Restitution of Conjugal Rights

Restitution of Conjugal Rights: All You Need to Know

This article on ‘Restitution of Conjugal Rights: All You Need to Know‘ was written by Shruti Korgaonkar, an intern at Legal Upanishad.


Restitution of Conjugal Rights is made up of the words “Restitution” and “Conjugal Rights,” respectively. Conjugal Rights refer to the rights pertaining to the union, the marriage, or the relationships between a husband and wife. Restitution is often defined as the restoration or restitution of anything that has been lost. Conjugal Rights are those (sexual) privileges and rights associated with marriage. Most of these rights and advantages are aspects of marriage that are implied. These fundamentally refer to the freedom to remain or coexist. Restitution of Conjugal Rights, as the term implies, refers to regaining the ability to cohabitate.

In the strictest sense, marriage rights refer to the freedom to cohabit and have a sexual relationship with one’s spouse. One of the foundational tenets of marriage is that the woman and husband live together in harmony and respect for one another’s rights. “Restitution of Conjugal Rights” is a legal clause that enables the offended party to restore cohabitation against a spouse who withdrew without cause. It’s frequently thought of as a strategy to keep a marriage intact. Marriage imposes various marital obligations and grants each spouse legal rights under all matrimonial laws.

The Act’s contested clause has a lengthy history due to its constitutional legitimacy. There are two opposing views in the debate over whether or not this regulation is constitutional. Conjugal rights are viewed from a traditional perspective as the social glue that binds marriage as an institution. One is the conventional perspective, which maintains that marriage is a social institution held together by conjugal rights. Contrarily, the feminist viewpoint views marital rights as being intrusive, unlawful, and in violation of fundamental human rights.

A kind of personal liberty violation, and hence a violation of their rights, to life, is thought to have occurred when the court intervened in the enforcement of the spouse’s right to restore conjugal rights.

Conjugal Rights under Hindu Law

Conjugal rights, as mentioned above, refer to the sexual privileges and duties associated with marriage. Section 9 of the Hindu Marriage Act deals with ROCR

Essential Ingredients of Section 9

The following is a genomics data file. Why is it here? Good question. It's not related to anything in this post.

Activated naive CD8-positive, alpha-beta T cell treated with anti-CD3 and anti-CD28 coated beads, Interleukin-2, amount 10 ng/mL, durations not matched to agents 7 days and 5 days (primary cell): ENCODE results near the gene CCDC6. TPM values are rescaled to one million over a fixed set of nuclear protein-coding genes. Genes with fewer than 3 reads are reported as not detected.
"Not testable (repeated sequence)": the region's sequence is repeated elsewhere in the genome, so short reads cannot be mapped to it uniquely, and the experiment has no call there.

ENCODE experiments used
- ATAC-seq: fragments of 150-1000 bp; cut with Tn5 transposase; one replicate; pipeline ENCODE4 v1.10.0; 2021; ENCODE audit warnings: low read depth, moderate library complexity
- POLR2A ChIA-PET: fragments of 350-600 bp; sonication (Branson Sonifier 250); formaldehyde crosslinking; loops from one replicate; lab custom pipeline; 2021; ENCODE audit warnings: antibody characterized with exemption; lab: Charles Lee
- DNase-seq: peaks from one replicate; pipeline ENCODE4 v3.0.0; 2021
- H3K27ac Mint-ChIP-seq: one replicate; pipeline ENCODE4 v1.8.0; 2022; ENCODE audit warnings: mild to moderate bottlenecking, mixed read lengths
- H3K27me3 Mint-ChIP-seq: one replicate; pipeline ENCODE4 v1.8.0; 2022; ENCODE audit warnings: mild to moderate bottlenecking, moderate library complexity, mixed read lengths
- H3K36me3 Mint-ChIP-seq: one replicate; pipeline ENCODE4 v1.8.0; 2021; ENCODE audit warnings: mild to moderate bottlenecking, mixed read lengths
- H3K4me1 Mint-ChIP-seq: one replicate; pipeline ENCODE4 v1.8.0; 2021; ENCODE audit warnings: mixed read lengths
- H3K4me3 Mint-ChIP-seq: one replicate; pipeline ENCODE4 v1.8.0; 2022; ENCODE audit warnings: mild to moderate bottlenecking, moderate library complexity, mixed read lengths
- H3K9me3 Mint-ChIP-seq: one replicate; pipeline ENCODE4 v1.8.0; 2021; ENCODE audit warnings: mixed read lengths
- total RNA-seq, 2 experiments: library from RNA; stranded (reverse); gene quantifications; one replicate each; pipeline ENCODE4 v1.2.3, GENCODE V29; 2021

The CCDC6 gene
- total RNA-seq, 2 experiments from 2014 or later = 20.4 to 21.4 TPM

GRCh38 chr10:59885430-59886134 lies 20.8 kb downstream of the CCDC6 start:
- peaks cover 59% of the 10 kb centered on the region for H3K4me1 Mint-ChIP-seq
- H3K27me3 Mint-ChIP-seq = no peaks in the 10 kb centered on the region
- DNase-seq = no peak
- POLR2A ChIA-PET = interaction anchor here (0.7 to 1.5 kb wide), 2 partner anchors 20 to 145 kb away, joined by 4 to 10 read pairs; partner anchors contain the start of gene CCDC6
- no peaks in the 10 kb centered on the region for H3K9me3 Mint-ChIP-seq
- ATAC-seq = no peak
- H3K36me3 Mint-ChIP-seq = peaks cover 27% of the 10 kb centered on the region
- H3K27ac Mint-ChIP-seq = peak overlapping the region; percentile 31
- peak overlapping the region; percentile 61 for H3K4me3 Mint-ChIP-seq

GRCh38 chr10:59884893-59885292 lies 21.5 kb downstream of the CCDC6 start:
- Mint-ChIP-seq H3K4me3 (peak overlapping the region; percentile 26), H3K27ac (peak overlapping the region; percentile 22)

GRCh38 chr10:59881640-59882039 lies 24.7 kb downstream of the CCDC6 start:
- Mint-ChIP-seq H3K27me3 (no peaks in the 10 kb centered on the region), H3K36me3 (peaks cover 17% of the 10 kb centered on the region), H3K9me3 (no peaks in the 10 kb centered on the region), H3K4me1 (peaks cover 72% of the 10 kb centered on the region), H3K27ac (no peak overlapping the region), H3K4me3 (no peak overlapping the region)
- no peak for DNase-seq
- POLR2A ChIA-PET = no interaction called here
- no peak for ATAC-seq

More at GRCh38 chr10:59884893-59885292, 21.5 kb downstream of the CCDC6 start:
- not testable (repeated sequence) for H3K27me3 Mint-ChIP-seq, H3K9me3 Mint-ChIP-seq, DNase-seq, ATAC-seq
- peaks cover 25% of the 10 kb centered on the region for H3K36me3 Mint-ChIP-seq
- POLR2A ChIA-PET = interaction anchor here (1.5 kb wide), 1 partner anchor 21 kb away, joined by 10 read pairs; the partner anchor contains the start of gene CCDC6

A “marriage saving” clause is Section 9 of the Hindu Marriage Act. When a partner or spouse violates a reasonable clause and moves out without permission, Section 9 of the Hindu Marriage Act may be used. In accordance with this Section, the Court may order the couple to remain together if certain requirements are met and the lawsuit is successful. For Section 9 to be invoked and successful, three crucial conditions must be met. The following are:

  • The parties must be legally married to one another.
  • One should exclude themselves from another’s civilization.
  • This withdrawal has to be made without a valid justification.
  • The assertion that there is no legal justification for rejecting the decree must be proven to the court’s satisfaction.

In Sushila Bai v. Prem Narayan Rai (AIR 1985), the court emphasized that the husband would be seen to have withdrawn from his wife’s social circle if he left her in her father’s home and made no effort to keep in touch with her. As a result, the court permitted restitution.

Validity of Section 9 of the Hindu Marriage Act under the Constitution

There have been a number of claims that the restitution of conjugal rights breaches the rights enshrined in the Indian Constitution and is therefore illegal. It is argued that the restoration of conjugal rights breaches other constitutional rights, such as the right to freedom (Article 19) and the right to privacy (Article 21)

In the beginning, the Court determined that Section 9 of the Hindu Marriage Act was unconstitutional since it was stealing the wife’s privacy by forcing her to remain with her husband against her will. However, a later landmark decision determined that Section 9 was entirely constitutional and that the husband and wife’s restoration of their conjugal rights served this objective.